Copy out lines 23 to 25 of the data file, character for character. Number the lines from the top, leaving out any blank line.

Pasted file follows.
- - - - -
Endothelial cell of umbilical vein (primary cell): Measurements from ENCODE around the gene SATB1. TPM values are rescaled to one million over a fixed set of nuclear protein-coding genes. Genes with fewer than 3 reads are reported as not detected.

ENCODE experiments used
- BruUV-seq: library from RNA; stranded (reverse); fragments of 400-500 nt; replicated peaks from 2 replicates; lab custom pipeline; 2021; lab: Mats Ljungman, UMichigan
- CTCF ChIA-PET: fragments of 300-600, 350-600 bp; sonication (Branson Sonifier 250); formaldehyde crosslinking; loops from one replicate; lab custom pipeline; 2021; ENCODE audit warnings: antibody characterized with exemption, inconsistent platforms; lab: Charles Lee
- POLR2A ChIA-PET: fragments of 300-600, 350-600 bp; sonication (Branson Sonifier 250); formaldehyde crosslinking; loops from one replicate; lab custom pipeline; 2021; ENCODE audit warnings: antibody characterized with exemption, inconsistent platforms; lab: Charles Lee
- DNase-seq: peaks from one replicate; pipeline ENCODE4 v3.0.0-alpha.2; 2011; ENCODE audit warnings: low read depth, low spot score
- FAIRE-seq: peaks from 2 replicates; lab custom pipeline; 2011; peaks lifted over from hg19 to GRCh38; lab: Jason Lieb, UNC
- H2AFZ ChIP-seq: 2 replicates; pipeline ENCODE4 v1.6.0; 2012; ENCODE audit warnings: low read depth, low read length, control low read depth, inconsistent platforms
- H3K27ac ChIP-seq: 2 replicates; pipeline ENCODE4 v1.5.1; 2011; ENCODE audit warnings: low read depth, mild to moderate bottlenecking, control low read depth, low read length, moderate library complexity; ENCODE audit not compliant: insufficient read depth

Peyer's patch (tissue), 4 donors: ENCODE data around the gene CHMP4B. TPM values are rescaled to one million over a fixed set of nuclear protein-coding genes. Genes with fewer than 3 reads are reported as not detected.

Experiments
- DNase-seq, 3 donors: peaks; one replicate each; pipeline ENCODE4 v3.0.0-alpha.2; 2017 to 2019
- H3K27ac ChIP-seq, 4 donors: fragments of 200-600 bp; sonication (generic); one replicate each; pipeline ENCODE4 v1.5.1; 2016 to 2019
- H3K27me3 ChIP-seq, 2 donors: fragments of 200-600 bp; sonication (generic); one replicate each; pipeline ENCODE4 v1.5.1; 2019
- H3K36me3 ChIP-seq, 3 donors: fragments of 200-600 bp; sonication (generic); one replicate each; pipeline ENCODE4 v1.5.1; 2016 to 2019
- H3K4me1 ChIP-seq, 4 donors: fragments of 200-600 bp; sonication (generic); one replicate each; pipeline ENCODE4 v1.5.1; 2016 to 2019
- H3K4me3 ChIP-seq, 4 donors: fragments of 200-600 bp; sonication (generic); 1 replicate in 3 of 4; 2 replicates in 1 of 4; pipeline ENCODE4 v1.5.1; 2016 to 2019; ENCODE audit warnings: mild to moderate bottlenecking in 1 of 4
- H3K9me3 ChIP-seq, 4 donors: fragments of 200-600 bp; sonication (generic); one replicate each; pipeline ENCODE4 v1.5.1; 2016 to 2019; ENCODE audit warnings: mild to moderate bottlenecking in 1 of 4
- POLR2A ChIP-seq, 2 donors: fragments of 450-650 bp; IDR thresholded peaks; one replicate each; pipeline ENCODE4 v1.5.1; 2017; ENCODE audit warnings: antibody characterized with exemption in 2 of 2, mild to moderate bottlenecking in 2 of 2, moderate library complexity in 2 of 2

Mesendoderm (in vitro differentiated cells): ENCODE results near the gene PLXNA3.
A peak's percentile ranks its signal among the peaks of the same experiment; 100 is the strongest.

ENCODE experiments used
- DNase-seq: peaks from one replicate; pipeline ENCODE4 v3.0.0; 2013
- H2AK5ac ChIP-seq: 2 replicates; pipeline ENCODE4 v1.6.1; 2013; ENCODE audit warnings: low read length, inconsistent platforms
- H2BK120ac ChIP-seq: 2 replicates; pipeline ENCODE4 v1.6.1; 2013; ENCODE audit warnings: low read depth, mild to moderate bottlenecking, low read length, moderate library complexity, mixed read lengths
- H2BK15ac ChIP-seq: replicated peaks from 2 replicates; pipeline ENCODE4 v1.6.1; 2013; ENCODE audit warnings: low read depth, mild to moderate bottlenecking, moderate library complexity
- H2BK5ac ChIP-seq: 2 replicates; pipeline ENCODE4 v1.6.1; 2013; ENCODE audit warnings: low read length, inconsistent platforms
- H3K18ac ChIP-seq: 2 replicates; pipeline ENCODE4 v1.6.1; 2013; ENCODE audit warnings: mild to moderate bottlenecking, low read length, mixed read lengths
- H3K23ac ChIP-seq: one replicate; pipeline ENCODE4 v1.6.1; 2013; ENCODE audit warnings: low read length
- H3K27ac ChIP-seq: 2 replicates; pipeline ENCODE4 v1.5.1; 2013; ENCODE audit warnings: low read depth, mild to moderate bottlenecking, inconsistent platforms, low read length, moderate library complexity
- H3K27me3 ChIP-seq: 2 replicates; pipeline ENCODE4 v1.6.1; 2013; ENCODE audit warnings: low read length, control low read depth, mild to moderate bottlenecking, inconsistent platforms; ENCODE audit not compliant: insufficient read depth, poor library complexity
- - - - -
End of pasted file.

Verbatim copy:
- DNase-seq: peaks from one replicate; pipeline ENCODE4 v3.0.0; 2013
- H2AK5ac ChIP-seq: 2 replicates; pipeline ENCODE4 v1.6.1; 2013; ENCODE audit warnings: low read length, inconsistent platforms
- H2BK120ac ChIP-seq: 2 replicates; pipeline ENCODE4 v1.6.1; 2013; ENCODE audit warnings: low read depth, mild to moderate bottlenecking, low read length, moderate library complexity, mixed read lengths